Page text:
After year of pandemic, Capitol Hill slowly sees signs of return to normalcy

The House of Representatives held 21 roll call votes this past week, mostly on bills with broad bipartisan support. While that was unusual — such bills traditionally have often been passed with voice votes — it was more notable for how fast the votes were: around 30 minutes apiece.

That’s a far cry from the pre-COVID-19 pandemic days when the House, using its electronic voting system, organized party whip groups and restless members could churn through two dozen votes in a single day, at two minutes per tally. But it’s less than the 45 minutes-per-vote system the House had been operating under to keep members distanced and able to vote with less worry about contracting the virus.

And it was a sign that Capitol Hill, like many other areas of American life, is slowly but surely beginning to return to normal as more lawmakers and staff get vaccinated and the level of coronavirus worry ebbs. Lawmakers say there’s still a long ways to go, though.

“There’s a lot of desire for normal, but we’re still a long way from back to normal,” Sen. Roy Blunt, the top Republican on the committee that oversees the administration of the Senate and its office buildings, told MarketWatch. He specifically noted the inability to bring groups in to meet with senators or staffers in person.

Senate Democrats met for their first in-person party gathering earlier this week since stopping them earlier in the pandemic, sitting three each at tables that were themselves spaced six feet apart. They also wore masks, said Sen. Ben Cardin, a Maryland Democrat.

“I thought it worked out fine,” he told MarketWatch.

The speeding up of votes in the House was announced in early April by Majority Leader Steny Hoyer, another Maryland Democrat, in a letter to his fellow Democrats.

“With many Members and a growing number of staff and Capitol workers now fully vaccinated against COVID-19, and with safety measures like mandatory mask-wearing and proxy voting remaining in place, we can begin a graduated return to normal voting procedures,” Hoyer said.

Members are still required to wear masks on the House floor, vote in groups of 87 members each in the currently 430-member body, and leave the floor immediately after they vote.

One of the big pandemic changes made in the House, but not the Senate, was allowing members to cast proxy votes on the floor for other members who are absent but have put in writing how they would vote. That system has been extended temporarily several times and will likely be extended again after its next scheduled expiration May 19.

Rep. Kevin McCarthy, the House Republican leader, said it shouldn’t be extended again and estimated about 75% of House members have now been vaccinated.

“If you go into the Senate, you don’t have to wear a mask if you’re a manager from the House trying to impeach somebody. But if you’re in the House, you still have to wear a mask. I don’t know the difference in science between the House and the Senate,” he said Thursday.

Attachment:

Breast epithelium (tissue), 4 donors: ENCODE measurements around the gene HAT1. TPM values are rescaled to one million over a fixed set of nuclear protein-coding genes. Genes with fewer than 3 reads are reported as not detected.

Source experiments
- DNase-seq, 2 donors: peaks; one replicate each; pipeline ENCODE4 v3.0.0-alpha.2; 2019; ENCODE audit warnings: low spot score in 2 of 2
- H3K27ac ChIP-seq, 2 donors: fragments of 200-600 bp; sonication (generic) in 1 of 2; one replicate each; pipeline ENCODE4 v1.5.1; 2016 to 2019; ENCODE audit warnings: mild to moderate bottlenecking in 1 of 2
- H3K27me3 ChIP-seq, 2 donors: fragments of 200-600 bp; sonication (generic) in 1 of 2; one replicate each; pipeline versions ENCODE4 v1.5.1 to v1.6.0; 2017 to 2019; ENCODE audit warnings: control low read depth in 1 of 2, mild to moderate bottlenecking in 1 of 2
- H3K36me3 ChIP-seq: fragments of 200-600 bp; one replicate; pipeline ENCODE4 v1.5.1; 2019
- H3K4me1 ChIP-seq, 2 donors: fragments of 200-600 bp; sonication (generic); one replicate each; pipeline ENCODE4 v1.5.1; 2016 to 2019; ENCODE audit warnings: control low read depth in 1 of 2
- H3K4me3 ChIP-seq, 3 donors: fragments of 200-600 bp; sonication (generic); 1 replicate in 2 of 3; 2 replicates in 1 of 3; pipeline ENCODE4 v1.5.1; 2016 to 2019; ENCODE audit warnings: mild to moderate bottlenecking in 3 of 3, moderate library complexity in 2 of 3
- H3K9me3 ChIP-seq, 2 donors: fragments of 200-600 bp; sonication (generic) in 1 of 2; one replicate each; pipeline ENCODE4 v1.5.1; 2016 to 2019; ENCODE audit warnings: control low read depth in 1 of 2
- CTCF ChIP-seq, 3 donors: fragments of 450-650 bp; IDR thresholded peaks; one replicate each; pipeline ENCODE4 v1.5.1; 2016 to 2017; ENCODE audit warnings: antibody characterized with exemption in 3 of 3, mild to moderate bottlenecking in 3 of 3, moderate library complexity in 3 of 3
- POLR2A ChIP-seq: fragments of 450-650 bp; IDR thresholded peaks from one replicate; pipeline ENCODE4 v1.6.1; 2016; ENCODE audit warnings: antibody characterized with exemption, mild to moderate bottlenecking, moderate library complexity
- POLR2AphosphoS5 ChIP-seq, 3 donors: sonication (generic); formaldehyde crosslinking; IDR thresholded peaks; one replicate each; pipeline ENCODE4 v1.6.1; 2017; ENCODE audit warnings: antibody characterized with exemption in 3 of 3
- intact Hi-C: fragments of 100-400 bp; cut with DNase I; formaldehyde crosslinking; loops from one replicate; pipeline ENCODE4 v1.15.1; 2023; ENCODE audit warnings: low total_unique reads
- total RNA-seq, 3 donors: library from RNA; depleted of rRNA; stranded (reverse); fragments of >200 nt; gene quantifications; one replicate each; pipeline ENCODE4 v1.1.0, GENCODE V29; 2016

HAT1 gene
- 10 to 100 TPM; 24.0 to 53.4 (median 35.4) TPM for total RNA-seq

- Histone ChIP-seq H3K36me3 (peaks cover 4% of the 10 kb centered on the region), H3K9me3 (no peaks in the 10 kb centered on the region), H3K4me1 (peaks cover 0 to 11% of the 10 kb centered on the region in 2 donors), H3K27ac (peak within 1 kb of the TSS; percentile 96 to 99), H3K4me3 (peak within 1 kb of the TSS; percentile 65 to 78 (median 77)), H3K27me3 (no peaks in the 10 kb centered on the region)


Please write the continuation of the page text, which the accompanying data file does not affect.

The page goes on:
While House Republicans have sued to stop proxy voting as unconstitutional, some Republicans have taken to using the system. McCarthy said he opposes anyone using it, with the exception of Rep. Dan Crenshaw, a Texas Republican recovering from eye surgery.

“The one thing you can tell is [there’s] a lot more interest in how we get back to normal,” the GOP’s Blunt said.

He said senators are waiting to see what the Centers for Disease Control and Prevention says are allowable activities for fully vaccinated populations and when things like Capitol campus cafes and cafeterias can reopen for returning staffers. Some have already reopened.

“I think that all happens in the next six months,” Blunt said.

Cardin agreed with that timeline. “I think by the fall, after Labor Day, you’ll see us return to a much more traditional type of arrangements,” he said.

Not everyone wants to go back to the way things were, at least not exactly.

Rep. Derek Kilmer, a Washington Democrat who heads a House committee looking at how to modernize Congress, said he hopes some changes made to deal with the pandemic, like the use of electronic signatures for lawmakers to sign documents and transmitting committee reports electronically, remain.

“It’s a little bit like the beginning of the TV show ‘The $6 Million Man:’ we have the technology,” he told MarketWatch in an interview.

And those Zoom

committee hearings seen on C-SPAN?

“I think you’ll see some techniques, some committees, sort of experiment with hybrid models, even as we go forward and, quote unquote, get back to normal,” he said.

Cardin said while he will follow CDC guidelines, he won’t be relaxing social distancing or masking until his entire family and grandchildren are vaccinated. For now, that means taking extra precautions around the two or three senators he said have yet to be vaccinated.

“We might be in a committee, but I’m wearing my mask,” he said.

For lawmakers, whose job requires an Olympian comfort level with near-constant human interaction few other occupations have, the return of face-to-face meetings will be the big change.

“It makes a difference, your ability to say to somebody, ‘listen, I’ll meet you for breakfast’ and ‘let’s sit down and have lunch’ or ‘let’s have a cup of coffee somewhere.’ Those are different kinds of relationships than you have on the phone or on a Zoom or a WebEx call,” Blunt said.

“I have had a couple of people from the White House come over this week, which they have not been willing to do before. And it’s helpful,” he said.

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